Most Americans Plan to Continue Preventive Measures After Pandemic

Right now, many of us have some degree of pandemic[1] fatigue — maybe we’re tired of having to remember to bring a mask with us when we run errands, or worn down (sometimes literally) from taking extra hygiene precautions like scrubbing our hands well when we wash them, and doing it more often. Even if we recognize that they may be necessary right now, some of us are eager to get back to “normal” as soon as it’s safe to do so.

But at the same time, it appears that many of us are so accustomed to pandemic-related precautions — and sold on their disease-prevention benefits — that we’re eager to continue following them even when the COVID-19 pandemic is over. That’s according to the results of a recent survey, which found that a surprisingly large number of people plan to carry on with some practices indefinitely.

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Support for masks, avoiding crowds

The new survey of over 2,000 Americans, by The Ohio State University Wexner Medical Center[3], asked participants how they felt about continuing with a range of precautions that are currently recommended to help prevent the spread of COVID-19. The researchers behind the survey note that even with the accelerating rollout of vaccines, measures that are already widely being practiced — such as wearing masks, physical distancing and washing hands frequently — will still be important in the coming months to drive the transmission rate of the viral infection as low as possible.

“While the progress we’re making toward recovery is exciting, it’s critical that we don’t ease up on the precautions that we know have worked thus far,” said Iahn Gonsenhauser, MD, chief quality and patient safety officer at The Ohio State University Wexner Medical Center, in a press release[4]. “Masks and physical distancing are still our best weapons for limiting spread.”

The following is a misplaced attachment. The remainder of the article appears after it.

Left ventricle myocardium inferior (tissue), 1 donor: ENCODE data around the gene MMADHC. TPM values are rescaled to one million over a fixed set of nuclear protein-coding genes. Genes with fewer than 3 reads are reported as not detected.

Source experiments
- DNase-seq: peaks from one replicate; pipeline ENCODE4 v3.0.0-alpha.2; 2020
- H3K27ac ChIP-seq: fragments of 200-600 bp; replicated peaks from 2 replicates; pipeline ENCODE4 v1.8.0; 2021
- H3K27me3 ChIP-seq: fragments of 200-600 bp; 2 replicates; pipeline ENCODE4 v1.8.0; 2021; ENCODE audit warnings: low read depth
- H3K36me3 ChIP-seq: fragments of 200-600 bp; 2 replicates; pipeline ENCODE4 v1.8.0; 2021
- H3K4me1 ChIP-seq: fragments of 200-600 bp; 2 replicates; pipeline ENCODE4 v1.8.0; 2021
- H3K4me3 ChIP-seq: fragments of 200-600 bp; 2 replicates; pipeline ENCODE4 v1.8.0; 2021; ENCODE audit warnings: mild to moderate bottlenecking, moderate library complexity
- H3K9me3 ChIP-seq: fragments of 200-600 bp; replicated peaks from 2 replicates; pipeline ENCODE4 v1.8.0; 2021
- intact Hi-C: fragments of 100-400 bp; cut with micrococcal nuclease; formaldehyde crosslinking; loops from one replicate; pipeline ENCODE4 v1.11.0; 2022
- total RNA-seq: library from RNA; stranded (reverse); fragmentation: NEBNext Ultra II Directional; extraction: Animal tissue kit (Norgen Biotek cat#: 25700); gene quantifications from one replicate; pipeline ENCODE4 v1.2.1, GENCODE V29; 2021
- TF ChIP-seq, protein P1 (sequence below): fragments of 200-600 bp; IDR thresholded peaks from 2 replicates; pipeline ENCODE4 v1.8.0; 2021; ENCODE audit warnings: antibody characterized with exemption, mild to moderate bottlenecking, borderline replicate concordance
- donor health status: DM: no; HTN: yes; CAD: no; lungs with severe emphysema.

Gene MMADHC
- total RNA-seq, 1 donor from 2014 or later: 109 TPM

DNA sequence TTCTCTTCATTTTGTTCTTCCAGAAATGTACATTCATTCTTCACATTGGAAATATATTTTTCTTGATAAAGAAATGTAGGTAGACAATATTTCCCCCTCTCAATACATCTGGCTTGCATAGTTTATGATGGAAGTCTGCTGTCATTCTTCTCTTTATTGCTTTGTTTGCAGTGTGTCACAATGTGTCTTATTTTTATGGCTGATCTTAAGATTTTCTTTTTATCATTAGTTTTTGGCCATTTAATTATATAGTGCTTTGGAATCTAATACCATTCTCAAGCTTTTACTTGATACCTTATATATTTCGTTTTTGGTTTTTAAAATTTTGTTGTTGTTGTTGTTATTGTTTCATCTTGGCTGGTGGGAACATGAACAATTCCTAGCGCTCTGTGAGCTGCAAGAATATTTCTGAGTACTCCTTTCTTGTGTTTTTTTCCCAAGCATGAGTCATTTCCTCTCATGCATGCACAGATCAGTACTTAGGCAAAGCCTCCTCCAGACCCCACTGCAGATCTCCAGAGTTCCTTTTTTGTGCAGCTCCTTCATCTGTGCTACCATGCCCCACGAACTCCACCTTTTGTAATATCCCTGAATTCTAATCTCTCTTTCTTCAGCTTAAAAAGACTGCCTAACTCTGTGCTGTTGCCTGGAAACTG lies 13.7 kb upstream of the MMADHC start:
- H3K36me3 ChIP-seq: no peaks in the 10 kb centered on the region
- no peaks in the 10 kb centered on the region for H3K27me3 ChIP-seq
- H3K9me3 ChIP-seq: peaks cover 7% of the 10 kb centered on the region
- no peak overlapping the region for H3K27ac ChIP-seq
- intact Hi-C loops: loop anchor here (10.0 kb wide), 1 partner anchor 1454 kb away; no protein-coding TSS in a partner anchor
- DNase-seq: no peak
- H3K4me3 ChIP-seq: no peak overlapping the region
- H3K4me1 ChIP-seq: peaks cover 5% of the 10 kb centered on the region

With the need for continued preventive measures in mind, the survey results are encouraging. A surprisingly high 72% of participants said they intend to continue to wear a mask in public once the pandemic is over, while 80% say they intend to avoid crowds going forward. What’s more, 90% plan to continue washing their hands frequently and using hand sanitizer.

Gonsenhauer remarked that while COVID-19 hasn’t been entirely halted by these preventive measures — in part because many people aren’t following them — the current lack of flu cases, relative to previous years, is proof that these are smart things to do even when there isn’t a global pandemic. “I think a lot of people realize what we’ve learned from COVID-19 can be applied more generally to keep our population healthy,” he noted.

Why the eagerness to continue with masks and distancing?

There’s certainly little downside to continuing with measures like wearing a mask in public, or washing your hands frequently. In fact, wearing a mask in public has long been a fairly common practice in some countries, particularly in East Asia — both for people who aren’t feeling well and for those who don’t want to get sick. But it wasn’t clear that Americans would want to adopt these practices in large numbers going forward.

In a sense, these survey results show how much the COVID-19 pandemic has changed how Americans feel about hygiene and public spaces. After nearly a year of pandemic-related restrictions, many of us are so used to taking precautions that we might feel uncomfortable — even “naked” in a sense — entering certain spaces without a mask, or getting too close to people who aren’t in our household. While these feelings may change over time, for now they still seem to be strongly entrenched in many people.

Of course, the pandemic has brought not just inconveniences like having to wear a mask, but also new conveniences like expanded shopping options and virtual doctor visits. All indications are that even if people eventually grow tired of some disease prevention measures, they’ll still want many of the options they’ve grown accustomed to having as consumers.

Want to learn more about coronavirus and diabetes? Read our latest COVID-19 updates[5].

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